Don’t just attend panels at the conference. When I attended my first conference as a graduate student, I didn’t feel too comfortable mingling. I dutifully attended a panel almost every hour and then dashed back to the safety of my hotel room as soon as the day was done. After all, everyone knows that academics are loners. Besides, I hadn’t wanted to go to business school so I shouldn’t have to mingle or network. What I’ve since decided is that mingling is part of my job. So while it’s not my favorite thing to do, I force myself to get out and talk to people. And somewhere in there, I inevitably end up enjoying myself. Feel free to use the line for the coffee (or bar) in the hotel lobby as a great place to strike up conversations.
Introduce yourself. To make an impression when talking to panelists–and anyone at the conference–be sure to introduce yourself by name and school. You want people to know who you are. Which also means that you should wear your conference badge. Feel free to take it off once you leave the conference’s main drag, however. For bonus points, consider adding your online avatar to your name tag, if you have a consistent one. Help people recognize the face that they interact with most frequently.
Stay in a conference hotel. It’s much easier for you to be a part of the whole conference scene if you actually stay in one of the conference hotels. You’re right in the middle of everything, and it makes it much easier to dash upstairs for a quick nap or snack (more on that in a moment). If you’re in a hotel away from the center of activities, you will tend to either stay in your room (see previous point) or you will be stuck at the events for the entire day which can become very tiring. (Some of my very closest friends/colleagues disagree wholeheartedly on the idea of being in the epicenter. What do you think?)
Plan your networking. While staying in the conference hotel can be a good way to put yourself in the heart of the action, it’s also worth noting that serendipity is vastly overrated. Plan meals or coffee breaks with the interesting people that you know you want to catch up with so you make sure that it will happen. Don’t overschedule yourself since some space for serendipity is one of the pleasures of the conference experience. But as Derek Bruff recently put it on Twitter, “having breakfast by yourself b/c you didn’t find someone to eat with is a lost opportunity.”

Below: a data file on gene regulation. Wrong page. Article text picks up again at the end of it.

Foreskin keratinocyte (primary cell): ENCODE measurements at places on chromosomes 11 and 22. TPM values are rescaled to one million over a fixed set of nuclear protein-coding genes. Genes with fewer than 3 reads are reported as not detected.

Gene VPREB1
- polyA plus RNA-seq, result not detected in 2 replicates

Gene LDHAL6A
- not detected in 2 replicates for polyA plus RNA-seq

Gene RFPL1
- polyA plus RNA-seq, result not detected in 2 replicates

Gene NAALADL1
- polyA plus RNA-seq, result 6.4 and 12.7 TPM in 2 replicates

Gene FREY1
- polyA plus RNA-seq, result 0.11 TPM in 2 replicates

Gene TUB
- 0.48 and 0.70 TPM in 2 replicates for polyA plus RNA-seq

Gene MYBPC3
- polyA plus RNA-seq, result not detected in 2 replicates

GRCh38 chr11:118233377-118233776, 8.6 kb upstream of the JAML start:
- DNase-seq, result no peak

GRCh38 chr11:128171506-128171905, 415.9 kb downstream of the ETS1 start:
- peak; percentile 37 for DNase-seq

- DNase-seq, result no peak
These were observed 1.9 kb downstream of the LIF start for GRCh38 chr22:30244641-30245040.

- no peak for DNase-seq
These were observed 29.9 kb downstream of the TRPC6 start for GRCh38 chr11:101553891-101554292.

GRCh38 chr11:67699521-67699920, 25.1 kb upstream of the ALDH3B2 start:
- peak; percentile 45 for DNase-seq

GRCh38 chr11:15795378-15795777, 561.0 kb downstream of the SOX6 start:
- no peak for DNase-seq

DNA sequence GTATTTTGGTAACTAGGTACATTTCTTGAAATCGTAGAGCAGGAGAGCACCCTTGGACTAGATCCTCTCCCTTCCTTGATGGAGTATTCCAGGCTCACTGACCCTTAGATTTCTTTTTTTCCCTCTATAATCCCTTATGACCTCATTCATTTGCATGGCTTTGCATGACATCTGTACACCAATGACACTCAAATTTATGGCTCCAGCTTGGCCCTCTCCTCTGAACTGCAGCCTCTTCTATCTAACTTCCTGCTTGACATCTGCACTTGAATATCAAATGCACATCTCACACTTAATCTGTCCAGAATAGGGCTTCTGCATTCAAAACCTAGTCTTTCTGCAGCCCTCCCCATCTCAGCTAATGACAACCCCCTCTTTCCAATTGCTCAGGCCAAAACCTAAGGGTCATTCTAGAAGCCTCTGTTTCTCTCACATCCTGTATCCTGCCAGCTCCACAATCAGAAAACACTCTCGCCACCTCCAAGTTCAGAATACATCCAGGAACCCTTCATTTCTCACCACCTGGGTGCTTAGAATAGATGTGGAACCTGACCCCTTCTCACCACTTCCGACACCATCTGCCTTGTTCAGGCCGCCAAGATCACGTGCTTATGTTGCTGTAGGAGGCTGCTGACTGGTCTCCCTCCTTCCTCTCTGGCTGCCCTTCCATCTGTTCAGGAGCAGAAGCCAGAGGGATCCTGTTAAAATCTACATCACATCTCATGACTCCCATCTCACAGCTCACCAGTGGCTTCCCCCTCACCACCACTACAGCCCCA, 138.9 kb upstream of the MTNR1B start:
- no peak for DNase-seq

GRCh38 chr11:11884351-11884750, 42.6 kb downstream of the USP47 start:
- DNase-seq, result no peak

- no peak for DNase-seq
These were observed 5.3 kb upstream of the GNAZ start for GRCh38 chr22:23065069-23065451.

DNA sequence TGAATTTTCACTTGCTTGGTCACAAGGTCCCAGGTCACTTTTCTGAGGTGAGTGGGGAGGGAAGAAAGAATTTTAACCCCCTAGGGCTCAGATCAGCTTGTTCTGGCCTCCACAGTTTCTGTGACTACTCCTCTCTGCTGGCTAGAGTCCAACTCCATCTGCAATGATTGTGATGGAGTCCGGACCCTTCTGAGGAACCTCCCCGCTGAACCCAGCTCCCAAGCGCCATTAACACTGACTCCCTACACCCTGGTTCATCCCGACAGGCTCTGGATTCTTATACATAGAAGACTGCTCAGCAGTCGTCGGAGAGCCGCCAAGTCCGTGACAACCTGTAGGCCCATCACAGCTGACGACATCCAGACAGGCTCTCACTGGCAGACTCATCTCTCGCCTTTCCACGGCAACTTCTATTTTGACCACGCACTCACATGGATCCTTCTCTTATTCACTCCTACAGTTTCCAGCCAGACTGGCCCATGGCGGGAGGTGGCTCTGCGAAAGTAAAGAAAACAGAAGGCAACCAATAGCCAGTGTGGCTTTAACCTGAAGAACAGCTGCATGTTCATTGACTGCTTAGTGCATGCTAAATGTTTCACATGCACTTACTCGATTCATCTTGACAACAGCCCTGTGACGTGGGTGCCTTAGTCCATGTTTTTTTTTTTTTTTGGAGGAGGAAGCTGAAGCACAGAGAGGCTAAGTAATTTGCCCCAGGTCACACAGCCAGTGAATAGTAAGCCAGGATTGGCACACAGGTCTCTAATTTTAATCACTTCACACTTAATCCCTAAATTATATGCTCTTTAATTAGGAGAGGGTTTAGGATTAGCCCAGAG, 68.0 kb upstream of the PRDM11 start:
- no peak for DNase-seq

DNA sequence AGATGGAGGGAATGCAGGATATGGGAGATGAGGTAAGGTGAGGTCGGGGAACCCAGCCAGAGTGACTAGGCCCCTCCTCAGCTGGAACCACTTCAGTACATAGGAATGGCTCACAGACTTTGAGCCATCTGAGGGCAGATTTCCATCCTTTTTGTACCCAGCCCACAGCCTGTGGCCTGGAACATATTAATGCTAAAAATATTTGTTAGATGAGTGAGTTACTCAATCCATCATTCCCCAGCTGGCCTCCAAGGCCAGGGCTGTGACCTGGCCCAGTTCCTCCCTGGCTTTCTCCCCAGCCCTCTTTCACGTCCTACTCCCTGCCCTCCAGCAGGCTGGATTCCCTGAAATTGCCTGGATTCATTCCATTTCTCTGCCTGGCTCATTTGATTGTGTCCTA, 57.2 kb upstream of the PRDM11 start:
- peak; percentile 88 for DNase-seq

Hit the book display. One could argue that the heart of conventions is not the panels but rather the book display. I’ve been told that at the AHA, at least, it’s where most of the big-name historians are. Moreover, it’s incredibly useful to scan the booths to get a sense of the projects and fields that publishers are currently interested in. And don’t forget that the people manning the booths are also frequently acquisition editors. If you can summon the moxie to chat with them, you could begin establishing a relationship that could continue with your sending a manuscript along. Finally, I’ve been told that in the final hours of the conference that the book displays have some incredible discounts. If you don’t have enough to read yet–and really, what academic does?–then stock up on the newest titles in your field.
Plan your finances. As long as I’m recommending you bring home a new library, it’s worth noting that productivity can also be increased by decreasing the financial outlay of the conference. Pack yourself some snacks; I can guarantee that the granola bars you can buy at home will be cheaper than those you’ll find in downtown Philadelphia, San Diego, or Manhattan. If you’re not going to take Derek’s advice and use your breakfast time to connect with people, I’m here to tell you that instant oatmeal travels very well and can be made without much ingenuity in the comfort of your own hotel room. For more money-saving tips, look at last week’s article at the Chronicle by Professor Pennywise. Of these tips, I’d especially recommend finding an ATM card that reimburses you for any and all fees. I left MLA 2006 with that as my New Year’s resolution, and all my academic travel has been vastly improved by avoiding $2.00 surcharges.
How do you make the most out of a conference experience? What hard-won wisdom from the conference circuit can you share with the rest of us?